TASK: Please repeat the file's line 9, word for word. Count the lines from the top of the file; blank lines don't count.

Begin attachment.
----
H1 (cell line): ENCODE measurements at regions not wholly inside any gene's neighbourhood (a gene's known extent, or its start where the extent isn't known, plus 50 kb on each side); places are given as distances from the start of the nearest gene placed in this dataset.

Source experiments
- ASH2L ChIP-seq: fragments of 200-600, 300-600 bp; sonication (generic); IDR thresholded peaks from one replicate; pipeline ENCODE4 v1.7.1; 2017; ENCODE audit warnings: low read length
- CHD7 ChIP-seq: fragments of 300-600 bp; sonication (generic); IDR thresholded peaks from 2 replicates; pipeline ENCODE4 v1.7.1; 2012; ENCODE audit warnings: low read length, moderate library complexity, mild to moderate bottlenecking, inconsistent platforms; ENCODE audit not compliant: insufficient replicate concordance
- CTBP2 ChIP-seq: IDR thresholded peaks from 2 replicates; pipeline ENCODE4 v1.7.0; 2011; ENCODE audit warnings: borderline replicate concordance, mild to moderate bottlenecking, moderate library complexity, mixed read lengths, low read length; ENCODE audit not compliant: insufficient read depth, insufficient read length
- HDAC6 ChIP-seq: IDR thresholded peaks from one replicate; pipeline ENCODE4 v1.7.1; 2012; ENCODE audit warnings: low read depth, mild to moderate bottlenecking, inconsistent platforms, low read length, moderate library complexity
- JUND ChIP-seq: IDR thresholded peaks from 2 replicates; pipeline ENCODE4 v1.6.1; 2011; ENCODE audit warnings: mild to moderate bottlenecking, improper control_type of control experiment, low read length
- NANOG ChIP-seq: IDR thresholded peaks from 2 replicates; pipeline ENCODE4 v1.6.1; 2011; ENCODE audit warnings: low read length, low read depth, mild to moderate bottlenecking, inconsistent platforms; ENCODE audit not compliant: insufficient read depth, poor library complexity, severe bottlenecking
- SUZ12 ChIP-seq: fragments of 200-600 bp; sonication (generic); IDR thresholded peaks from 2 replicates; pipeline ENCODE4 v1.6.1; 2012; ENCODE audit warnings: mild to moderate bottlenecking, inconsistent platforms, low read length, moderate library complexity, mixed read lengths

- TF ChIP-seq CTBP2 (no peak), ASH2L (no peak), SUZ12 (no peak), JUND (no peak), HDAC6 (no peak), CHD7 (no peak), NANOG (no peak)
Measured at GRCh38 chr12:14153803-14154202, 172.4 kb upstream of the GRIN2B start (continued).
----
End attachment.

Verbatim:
- SUZ12 ChIP-seq: fragments of 200-600 bp; sonication (generic); IDR thresholded peaks from 2 replicates; pipeline ENCODE4 v1.6.1; 2012; ENCODE audit warnings: mild to moderate bottlenecking, inconsistent platforms, low read length, moderate library complexity, mixed read lengths